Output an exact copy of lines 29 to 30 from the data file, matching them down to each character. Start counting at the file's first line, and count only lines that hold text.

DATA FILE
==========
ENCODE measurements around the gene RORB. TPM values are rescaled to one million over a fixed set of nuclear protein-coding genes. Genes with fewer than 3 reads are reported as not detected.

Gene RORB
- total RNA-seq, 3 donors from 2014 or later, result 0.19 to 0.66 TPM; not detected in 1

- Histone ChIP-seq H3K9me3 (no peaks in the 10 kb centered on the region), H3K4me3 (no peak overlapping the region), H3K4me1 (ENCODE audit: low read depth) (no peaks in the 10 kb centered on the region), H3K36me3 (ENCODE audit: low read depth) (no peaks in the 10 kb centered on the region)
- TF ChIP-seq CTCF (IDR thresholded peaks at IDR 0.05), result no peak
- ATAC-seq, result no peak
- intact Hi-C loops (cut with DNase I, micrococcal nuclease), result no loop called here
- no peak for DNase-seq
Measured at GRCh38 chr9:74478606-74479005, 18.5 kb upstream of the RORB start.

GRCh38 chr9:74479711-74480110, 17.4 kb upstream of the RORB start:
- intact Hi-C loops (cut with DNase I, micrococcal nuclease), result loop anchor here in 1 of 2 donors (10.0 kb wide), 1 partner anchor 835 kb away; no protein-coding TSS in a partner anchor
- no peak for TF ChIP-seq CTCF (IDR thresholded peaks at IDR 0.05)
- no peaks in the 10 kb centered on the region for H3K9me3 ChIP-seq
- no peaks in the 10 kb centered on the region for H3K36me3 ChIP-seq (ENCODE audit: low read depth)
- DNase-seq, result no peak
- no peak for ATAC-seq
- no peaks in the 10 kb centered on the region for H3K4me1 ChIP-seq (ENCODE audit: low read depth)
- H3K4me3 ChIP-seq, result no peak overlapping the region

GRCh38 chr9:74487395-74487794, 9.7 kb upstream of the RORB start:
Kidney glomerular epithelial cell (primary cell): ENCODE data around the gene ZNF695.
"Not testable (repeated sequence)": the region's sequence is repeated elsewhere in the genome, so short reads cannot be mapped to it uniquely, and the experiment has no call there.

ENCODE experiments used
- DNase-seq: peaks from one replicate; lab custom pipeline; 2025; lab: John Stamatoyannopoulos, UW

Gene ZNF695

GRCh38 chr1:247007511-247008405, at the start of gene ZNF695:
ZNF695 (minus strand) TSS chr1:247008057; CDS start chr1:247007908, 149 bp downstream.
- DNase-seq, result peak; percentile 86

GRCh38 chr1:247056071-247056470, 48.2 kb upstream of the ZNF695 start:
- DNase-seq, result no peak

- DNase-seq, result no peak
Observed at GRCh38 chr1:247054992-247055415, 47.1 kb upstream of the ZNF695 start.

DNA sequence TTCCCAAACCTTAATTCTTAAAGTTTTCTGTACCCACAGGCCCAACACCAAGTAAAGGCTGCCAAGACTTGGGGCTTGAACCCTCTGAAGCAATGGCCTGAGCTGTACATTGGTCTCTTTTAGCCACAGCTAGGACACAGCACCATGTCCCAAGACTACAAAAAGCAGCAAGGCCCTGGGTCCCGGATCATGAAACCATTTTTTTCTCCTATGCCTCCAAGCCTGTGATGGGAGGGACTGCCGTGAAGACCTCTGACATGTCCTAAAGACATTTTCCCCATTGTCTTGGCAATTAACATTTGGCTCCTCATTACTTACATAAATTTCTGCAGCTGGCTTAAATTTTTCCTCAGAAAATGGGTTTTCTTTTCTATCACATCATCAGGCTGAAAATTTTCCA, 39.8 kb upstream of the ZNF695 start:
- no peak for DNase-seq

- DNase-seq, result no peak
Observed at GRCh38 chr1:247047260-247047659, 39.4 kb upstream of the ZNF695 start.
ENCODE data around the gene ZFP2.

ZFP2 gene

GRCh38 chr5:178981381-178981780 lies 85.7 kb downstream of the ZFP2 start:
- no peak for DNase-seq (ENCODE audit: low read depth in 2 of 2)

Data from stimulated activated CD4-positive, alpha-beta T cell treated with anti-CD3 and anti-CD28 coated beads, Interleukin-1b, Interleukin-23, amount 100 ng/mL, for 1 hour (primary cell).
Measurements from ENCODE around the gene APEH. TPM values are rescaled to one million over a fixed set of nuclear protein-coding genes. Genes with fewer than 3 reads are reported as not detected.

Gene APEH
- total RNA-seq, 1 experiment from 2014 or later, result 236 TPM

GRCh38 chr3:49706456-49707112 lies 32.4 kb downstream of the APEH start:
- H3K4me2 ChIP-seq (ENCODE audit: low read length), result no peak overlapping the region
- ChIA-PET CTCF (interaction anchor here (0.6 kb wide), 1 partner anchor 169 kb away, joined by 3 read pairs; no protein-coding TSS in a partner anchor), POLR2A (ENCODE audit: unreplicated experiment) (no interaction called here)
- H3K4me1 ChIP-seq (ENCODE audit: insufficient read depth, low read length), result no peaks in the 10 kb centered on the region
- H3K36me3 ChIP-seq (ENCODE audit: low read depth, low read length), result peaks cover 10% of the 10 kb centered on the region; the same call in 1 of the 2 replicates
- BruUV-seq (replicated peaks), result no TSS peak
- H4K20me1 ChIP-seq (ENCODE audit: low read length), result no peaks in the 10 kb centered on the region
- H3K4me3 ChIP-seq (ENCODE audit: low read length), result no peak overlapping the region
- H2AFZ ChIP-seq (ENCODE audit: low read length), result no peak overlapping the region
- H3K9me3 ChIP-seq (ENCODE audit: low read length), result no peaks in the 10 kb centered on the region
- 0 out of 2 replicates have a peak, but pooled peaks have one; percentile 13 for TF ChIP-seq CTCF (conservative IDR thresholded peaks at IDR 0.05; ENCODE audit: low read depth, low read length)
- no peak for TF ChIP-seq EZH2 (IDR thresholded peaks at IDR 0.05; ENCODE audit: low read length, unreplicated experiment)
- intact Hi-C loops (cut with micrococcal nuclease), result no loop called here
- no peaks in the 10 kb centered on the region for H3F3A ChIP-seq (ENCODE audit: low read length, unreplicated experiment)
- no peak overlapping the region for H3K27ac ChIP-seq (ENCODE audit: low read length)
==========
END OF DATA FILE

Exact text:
- DNase-seq, result no peak

- DNase-seq, result no peak